This accident occurred late Monday afternoon. It was snowing and there was evidence tending to show that earlier in the day the highway was slick with ice at a point not far from the place of the accident. The truck driven by appellant was going south, and the automobile driven by appellee was going north. Appellant was the only eye witness to the accident who testified. The substance of his testimony was that he was traveling at about thirty-five or forty miles per hour; that the automobile was about one hundred yards away when he first saw it; that it was coming on its side of the road; that all at once it fishtailed to the left; that it then swerved to the right; that after swerving to the right, it instantly or a second later headed right straight at him; that the impact of the accident occurred on his side of the road; that the truck ended up in the ditch on the west side of the highway; and that the automobile ended up in a southwesterly fashion across his lane of traffic. He made statements concerning the circumstances of the accident which were not in complete harmony with each other and in some material respects were in conflict with his testimony. Appellee was a witness in the case. She testified that her automobile was in good condition; that she had no trouble controlling it; that she had reduced her speed on account of the snow; that she was driving about twenty miles per hour; that the snow reduced her visibility; that she could see the road but could not see very far ahead; and that she was on her own side of the road. But she did not have any recollection of the accident. Her last recollection was when she came over a hill about one-half to three-quarters of a mile south of the point where the accident occurred; and the next thing she knew was Tuesday night when she was told of the accident. The expert witness was a safety engineer and also was known as an accidentologist. At the time of giving his testimony, he was engaged in three types of business at Oklahoma City, Oklahoma. They were all testing. He conducted a laboratory setup where drivers were tested to ascertain whether they were competent to drive trucks or equipment they were being hired to drive. He conducted a safety service company which consisted of a slide proposition. Through it, he furnished investigators and attorneys the braking distance of vehicles under all conditions, and various technical data for use in investigating accidents. And he conducted what he called an accident analysis laboratory. In connection with that operation, attorneys and others sent him their accident cases for analysis. Sometimes he was called to the scene of the accident if he was available or it happened close by; but as a rule, attorneys sent him cases and he made investigations and analyses for them. He had been investigating highway accidents many years and had testified as an expert in many cases. He had read extensively writings relating to investigations of accidents and he had written articles for publication in technical magazines and in the press relating to the analysis of accidents. He testified that when automobiles collide on the highway there are two impacts, and he referred to them as the first impact and the secondary impact. He commented upon the response of vehicles to such impacts. He explained the difference in weight as a factor in determining the behavior of vehicles in response to the impact. He referred to kinetic energy as a factor in molding circumstances developing in the course of highway accidents. He discussed the energies of moving vehicles in point of being dissipated by the initial impact. He said that in a collision, the vehicles may come clear off the ground, and that they then may turn one way or the other or assume one position or the other depending upon whether they met head on or at an angle. He discussed the difference in metals at different parts of automobiles as indicating a clue respecting the position of vehicles at the time of the collision. And he discussed other matters of a technical nature. Photographs used by the witness in making his study of the collision were introduced in evidence. He testified that he had not been able to determine how the vehicles arrived at any particular location on the highway prior to the point of the collision; that his findings were from the instant of impact afterward; that in his opinion they came together at an angle; and that in his opinion the truck was angled to its right and the automobile to its left at the instant of the impact. He made it clear that in reaching such conclusion, he took into consideration the weight of the two vehicles, the dominance in point of force of the truck, the points of damages to the vehicles, and the respective positions at which the vehicles came to rest. In Virginia, similar testimony given by the same expert witness was held to be inadmissible for the reason that it tended to usurp the function of the jury. Venable v. Stockner, 200 Va. 900, 108 S.E.2d 380. But in Leeper v. Thornton, Okla., 344 P.2d 1101, the drivers of both cars were killed, and no eye witness to the accident testified. Experts were used in an effort to reconstruct the collision and show the jury on which side of the highway it occurred. In short, the effort was to show through expert testimony which car precipitated the accident by crossing into the lane of the other. Snyder was one of the witnesses who testified as an expert. More than a year after the accident, he went to the place and examined the premises; he examined photographs taken at the scene of the collision; and he gave evidence similar in character to that given in this case. The case does not indicate that objection was made to his entire evidence on the ground that it tended to invade the province of the jury, and the point was not decided in specific terms. But the case does make it clear that the court considered the evidence sufficient in weight and probative value to support the finding of the jury that the Mercury automobile involved in the collision was on the wrong side of the road at the time. That view of the court indicates that the testimony was considered admissible for the purpose of aiding the jury in evaluating certain facts and circumstances disclosed by the evidence. In view of the fact here that appellant was the only eye witness to the accident who testified; in view of the conflicts between his statements and his testimony; in view of the fact that appellee was unable to recollect anything concerning the accident; and in view of the qualifications of the expert, we think that the court did not abuse its discretion in admitting his testimony as a means of aiding the jury in reconstructing the scene in respect to the point of impact of the two vehicles and in respect to their respective angles at the time of the impact.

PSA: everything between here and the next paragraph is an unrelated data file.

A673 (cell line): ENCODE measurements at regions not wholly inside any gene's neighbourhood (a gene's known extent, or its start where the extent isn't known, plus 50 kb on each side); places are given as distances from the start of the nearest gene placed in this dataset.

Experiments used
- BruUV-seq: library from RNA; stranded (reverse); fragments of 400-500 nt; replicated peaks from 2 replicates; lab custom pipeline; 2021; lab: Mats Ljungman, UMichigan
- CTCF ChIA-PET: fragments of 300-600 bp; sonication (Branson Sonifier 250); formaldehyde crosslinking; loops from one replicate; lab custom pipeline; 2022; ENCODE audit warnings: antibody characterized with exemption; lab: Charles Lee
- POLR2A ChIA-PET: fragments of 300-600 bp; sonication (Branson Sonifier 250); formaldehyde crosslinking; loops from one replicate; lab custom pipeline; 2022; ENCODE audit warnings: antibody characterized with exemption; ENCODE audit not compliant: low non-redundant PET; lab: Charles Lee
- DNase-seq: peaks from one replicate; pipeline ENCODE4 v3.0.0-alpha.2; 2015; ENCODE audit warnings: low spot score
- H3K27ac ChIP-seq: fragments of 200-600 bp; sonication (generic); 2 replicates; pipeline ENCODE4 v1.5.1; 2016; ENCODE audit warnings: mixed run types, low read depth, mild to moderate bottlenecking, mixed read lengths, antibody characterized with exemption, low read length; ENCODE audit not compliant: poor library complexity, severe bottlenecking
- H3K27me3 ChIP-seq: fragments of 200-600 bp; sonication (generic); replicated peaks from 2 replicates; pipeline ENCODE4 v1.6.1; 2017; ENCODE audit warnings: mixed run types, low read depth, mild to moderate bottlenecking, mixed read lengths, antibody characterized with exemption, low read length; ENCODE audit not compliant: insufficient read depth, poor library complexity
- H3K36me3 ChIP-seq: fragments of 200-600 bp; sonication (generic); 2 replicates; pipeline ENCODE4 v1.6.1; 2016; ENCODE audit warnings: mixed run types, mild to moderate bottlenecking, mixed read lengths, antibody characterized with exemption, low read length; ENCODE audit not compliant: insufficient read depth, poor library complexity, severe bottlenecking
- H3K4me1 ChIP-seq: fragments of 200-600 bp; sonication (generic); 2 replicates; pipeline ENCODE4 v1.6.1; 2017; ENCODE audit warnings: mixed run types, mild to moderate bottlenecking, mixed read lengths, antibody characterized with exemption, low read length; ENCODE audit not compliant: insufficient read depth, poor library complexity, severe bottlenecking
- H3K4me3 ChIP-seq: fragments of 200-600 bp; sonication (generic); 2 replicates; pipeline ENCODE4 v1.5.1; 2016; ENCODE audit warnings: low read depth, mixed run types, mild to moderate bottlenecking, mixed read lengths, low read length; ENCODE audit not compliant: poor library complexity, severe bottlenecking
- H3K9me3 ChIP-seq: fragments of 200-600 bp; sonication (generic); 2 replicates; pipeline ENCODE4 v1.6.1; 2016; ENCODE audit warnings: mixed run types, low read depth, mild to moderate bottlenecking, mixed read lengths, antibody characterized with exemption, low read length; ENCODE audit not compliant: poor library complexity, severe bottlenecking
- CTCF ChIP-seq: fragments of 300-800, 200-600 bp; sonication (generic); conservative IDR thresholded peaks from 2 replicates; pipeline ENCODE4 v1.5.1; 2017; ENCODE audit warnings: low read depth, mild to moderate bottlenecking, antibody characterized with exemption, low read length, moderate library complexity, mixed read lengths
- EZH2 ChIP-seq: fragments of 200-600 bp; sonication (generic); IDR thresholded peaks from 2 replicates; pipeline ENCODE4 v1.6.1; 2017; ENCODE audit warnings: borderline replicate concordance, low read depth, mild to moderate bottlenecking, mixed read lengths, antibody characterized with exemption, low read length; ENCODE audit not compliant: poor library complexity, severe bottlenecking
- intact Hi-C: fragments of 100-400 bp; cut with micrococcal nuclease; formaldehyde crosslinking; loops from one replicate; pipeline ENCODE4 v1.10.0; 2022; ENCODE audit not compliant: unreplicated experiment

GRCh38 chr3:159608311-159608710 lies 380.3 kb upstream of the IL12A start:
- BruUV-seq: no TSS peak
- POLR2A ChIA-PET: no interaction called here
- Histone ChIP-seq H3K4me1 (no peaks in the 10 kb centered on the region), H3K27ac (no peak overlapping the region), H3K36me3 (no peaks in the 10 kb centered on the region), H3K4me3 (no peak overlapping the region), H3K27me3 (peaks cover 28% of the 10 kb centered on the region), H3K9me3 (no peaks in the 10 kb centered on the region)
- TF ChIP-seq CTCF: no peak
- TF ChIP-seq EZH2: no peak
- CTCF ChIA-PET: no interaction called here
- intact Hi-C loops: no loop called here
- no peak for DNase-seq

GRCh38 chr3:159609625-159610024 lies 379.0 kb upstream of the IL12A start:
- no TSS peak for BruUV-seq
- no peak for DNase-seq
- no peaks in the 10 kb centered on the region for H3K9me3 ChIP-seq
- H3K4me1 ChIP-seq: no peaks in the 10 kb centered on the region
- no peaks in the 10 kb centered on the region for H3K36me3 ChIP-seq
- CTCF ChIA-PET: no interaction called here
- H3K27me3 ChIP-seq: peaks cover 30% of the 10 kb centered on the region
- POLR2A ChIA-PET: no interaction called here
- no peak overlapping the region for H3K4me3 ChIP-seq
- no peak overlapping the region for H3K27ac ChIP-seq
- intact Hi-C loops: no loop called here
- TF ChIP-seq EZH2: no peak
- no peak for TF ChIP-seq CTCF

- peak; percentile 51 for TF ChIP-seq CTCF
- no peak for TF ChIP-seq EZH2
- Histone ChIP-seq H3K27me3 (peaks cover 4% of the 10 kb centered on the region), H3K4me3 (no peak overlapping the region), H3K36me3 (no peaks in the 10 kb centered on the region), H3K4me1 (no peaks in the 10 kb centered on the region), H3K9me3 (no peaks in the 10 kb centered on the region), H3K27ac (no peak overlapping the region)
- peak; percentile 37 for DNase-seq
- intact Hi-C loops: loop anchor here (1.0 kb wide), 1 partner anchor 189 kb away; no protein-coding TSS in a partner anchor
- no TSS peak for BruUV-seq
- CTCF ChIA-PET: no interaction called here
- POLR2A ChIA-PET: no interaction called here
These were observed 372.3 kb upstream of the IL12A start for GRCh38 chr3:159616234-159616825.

Complaint is made that the court erred in giving to the jury an instruction on unavoidable accident. The substance of the argument is that the evidence was confined to negligence and that, therefore, no instruction should have been given relating to unavoidable accident. Meneley, by Myers v. Montgomery, 145 Kan. 109, 64 P.2d 550; Knox v. Barnard, 181 Kan. 943, 317 P.2d 452; and Kreh v. Trinkle, 185 Kan. 329, 343 P.2d 213, are cited in support of the contention. The substance of those cases is that where the evidence is confined to the issues of negligence and contributory negligence, an instruction on unavoidable accident should not be given. Here, the issues of negligence, contributory negligence, and unavoidable accident were joined on the face of the pleadings; and the evidence was sufficient to take the case to the jury on the issue of unavoidable accident. Therefore, the giving of the instruction on that issue was proper.
Finally, it is urged that the court should have given certain requested instructions. The brief of appellant purports to quote three requested instructions. But they do not appear in the record, and therefore, no question relating to their refusal is open to review.
The judgment is affirmed.